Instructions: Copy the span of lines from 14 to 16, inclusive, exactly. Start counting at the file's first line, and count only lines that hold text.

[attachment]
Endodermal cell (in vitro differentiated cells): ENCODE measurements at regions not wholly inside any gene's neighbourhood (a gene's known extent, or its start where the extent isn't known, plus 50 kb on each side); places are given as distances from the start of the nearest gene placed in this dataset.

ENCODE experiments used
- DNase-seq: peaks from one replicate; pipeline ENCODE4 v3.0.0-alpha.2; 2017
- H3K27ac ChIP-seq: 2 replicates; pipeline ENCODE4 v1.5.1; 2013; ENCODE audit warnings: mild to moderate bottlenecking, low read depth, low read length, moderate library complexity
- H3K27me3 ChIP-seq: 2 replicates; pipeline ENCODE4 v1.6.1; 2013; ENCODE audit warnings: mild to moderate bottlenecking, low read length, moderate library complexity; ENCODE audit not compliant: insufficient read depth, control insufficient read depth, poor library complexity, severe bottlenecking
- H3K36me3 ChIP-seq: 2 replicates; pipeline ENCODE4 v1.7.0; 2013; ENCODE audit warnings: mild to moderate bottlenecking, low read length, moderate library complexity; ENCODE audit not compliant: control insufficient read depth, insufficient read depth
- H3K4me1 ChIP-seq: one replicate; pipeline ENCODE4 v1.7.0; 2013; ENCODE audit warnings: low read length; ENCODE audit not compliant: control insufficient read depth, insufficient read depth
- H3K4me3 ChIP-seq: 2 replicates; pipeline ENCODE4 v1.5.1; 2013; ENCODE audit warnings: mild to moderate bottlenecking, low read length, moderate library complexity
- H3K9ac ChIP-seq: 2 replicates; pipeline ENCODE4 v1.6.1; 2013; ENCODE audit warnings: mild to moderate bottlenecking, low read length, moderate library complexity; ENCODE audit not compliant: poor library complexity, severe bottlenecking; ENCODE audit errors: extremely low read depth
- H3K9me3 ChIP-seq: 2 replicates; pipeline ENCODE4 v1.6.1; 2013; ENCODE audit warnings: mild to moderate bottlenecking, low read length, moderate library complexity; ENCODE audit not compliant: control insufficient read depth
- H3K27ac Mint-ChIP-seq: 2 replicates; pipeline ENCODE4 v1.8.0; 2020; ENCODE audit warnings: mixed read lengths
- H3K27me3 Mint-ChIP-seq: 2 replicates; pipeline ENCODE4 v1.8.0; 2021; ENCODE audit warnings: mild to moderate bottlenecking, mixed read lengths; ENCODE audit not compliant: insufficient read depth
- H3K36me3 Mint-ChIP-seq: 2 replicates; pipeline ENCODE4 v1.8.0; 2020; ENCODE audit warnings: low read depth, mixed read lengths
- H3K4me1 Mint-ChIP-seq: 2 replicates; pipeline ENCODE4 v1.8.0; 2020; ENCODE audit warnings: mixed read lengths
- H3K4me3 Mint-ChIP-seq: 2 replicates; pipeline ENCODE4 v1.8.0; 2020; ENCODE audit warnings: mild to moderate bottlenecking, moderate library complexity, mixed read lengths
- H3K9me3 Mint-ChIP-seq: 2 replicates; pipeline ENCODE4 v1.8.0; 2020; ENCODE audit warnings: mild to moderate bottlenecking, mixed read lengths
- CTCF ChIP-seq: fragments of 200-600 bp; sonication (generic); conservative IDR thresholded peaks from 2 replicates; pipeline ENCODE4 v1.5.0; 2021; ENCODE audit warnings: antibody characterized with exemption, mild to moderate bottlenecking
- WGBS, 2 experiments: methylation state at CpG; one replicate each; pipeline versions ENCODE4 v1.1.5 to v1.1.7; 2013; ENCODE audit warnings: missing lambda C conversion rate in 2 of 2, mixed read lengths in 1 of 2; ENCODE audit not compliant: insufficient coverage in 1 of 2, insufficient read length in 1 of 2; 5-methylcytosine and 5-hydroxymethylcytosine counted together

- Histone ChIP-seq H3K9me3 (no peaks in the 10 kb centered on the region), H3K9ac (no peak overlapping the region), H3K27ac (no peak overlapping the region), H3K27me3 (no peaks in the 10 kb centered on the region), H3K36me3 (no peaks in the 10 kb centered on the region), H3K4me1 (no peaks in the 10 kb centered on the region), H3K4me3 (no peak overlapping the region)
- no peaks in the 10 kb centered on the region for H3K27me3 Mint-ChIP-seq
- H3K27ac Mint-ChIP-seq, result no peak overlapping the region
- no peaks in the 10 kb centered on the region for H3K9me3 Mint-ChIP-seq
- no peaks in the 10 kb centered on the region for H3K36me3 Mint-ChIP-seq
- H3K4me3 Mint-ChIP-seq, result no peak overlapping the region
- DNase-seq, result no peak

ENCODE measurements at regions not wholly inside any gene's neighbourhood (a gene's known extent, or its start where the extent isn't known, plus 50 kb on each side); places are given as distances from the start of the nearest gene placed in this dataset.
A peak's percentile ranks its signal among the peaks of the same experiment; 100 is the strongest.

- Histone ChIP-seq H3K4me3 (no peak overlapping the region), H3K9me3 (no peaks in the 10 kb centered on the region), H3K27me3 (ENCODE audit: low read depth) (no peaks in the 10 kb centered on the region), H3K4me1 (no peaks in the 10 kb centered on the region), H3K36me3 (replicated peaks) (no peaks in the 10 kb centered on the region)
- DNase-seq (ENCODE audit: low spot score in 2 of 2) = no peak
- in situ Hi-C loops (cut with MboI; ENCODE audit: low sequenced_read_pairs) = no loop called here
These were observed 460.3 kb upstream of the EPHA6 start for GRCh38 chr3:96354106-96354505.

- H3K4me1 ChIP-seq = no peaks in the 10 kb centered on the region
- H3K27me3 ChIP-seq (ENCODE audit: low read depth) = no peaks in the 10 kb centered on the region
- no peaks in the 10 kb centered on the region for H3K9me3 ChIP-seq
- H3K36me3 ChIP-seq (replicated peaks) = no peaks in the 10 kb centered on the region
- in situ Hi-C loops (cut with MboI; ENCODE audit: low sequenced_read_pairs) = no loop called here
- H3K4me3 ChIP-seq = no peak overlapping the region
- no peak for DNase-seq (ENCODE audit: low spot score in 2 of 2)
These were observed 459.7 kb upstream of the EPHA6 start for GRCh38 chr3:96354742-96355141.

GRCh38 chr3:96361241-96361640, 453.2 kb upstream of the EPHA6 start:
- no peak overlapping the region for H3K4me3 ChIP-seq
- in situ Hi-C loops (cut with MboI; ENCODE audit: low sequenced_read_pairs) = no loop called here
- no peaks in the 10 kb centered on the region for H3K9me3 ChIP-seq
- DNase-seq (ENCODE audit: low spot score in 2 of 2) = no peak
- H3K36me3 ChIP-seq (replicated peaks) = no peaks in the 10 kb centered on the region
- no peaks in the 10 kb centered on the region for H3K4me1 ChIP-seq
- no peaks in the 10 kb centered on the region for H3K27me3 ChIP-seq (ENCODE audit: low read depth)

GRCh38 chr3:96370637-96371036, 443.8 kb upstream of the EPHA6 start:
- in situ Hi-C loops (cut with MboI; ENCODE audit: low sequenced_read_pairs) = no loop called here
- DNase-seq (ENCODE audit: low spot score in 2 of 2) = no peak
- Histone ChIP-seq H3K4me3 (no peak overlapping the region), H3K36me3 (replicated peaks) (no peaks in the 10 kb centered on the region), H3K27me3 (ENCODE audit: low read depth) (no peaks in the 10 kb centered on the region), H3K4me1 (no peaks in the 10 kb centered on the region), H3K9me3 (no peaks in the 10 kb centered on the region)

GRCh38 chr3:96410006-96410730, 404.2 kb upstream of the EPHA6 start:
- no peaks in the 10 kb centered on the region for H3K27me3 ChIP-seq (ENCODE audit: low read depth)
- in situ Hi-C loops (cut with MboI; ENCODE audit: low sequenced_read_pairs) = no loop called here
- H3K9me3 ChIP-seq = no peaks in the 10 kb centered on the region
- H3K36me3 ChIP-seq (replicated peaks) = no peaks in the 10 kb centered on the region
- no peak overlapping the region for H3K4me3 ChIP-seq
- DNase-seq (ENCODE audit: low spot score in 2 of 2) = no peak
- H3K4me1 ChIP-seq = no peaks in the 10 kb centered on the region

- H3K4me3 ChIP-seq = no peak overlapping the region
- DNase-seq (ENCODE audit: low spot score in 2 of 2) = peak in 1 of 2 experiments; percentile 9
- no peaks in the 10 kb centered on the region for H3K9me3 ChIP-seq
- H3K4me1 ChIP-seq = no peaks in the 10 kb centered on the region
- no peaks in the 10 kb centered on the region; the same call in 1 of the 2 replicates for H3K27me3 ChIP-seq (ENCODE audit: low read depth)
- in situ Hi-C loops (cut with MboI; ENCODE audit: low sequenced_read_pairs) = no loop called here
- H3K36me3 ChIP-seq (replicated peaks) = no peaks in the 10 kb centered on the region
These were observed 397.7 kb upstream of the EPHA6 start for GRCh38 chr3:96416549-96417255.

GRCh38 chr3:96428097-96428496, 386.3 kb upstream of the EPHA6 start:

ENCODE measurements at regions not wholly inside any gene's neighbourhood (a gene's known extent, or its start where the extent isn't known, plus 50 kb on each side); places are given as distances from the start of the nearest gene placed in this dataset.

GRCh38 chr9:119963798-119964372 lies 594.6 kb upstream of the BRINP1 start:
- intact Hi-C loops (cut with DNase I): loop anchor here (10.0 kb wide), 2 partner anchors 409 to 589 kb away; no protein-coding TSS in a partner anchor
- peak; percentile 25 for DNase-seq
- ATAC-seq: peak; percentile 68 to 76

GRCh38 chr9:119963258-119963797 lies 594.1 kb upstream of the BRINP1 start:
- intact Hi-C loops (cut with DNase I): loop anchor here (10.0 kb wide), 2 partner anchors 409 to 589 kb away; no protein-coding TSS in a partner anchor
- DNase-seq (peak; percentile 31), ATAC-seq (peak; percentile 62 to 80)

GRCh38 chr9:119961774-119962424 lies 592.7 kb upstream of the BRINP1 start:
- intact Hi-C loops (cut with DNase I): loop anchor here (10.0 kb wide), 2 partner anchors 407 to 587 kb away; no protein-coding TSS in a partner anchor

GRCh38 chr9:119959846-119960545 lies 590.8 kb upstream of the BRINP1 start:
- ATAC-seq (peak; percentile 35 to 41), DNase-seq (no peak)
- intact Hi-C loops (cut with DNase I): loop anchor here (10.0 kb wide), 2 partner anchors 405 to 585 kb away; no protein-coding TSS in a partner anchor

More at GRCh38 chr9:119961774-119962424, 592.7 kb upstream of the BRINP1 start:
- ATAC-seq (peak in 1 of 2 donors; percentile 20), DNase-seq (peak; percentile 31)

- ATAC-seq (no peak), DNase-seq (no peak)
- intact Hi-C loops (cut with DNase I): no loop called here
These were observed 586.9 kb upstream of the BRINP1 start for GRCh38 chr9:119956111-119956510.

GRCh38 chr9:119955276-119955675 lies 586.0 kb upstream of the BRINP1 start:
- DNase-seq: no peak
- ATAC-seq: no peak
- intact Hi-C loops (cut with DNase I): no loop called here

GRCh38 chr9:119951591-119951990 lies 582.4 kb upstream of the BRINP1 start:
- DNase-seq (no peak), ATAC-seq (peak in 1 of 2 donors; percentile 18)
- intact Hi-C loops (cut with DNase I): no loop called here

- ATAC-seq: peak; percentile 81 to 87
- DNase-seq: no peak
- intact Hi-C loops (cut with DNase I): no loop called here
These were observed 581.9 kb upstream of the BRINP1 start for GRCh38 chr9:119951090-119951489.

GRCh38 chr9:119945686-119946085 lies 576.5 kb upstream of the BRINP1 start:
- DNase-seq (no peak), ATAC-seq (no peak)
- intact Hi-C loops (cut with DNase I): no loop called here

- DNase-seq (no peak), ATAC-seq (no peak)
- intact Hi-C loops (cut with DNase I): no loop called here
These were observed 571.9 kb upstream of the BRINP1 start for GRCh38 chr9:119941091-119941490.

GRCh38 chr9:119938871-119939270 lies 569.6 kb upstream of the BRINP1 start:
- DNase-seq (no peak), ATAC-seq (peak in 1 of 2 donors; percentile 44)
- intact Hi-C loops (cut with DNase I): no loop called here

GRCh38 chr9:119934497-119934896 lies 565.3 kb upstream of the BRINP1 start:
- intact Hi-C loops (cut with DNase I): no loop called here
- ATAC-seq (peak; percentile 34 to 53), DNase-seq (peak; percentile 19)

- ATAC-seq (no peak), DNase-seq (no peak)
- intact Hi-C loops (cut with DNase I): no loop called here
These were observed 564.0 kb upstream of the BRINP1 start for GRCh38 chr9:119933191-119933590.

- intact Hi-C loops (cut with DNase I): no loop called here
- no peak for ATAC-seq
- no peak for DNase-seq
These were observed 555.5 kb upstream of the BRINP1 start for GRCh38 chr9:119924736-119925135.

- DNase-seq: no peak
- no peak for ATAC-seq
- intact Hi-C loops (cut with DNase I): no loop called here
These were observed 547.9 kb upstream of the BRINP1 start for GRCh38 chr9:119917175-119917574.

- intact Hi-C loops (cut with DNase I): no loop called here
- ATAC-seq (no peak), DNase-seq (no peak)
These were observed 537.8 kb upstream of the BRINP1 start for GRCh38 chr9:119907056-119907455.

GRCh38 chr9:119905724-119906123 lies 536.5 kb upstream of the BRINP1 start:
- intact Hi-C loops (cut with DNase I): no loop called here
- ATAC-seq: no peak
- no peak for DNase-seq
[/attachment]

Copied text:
- H3K4me1 Mint-ChIP-seq: 2 replicates; pipeline ENCODE4 v1.8.0; 2020; ENCODE audit warnings: mixed read lengths
- H3K4me3 Mint-ChIP-seq: 2 replicates; pipeline ENCODE4 v1.8.0; 2020; ENCODE audit warnings: mild to moderate bottlenecking, moderate library complexity, mixed read lengths
- H3K9me3 Mint-ChIP-seq: 2 replicates; pipeline ENCODE4 v1.8.0; 2020; ENCODE audit warnings: mild to moderate bottlenecking, mixed read lengths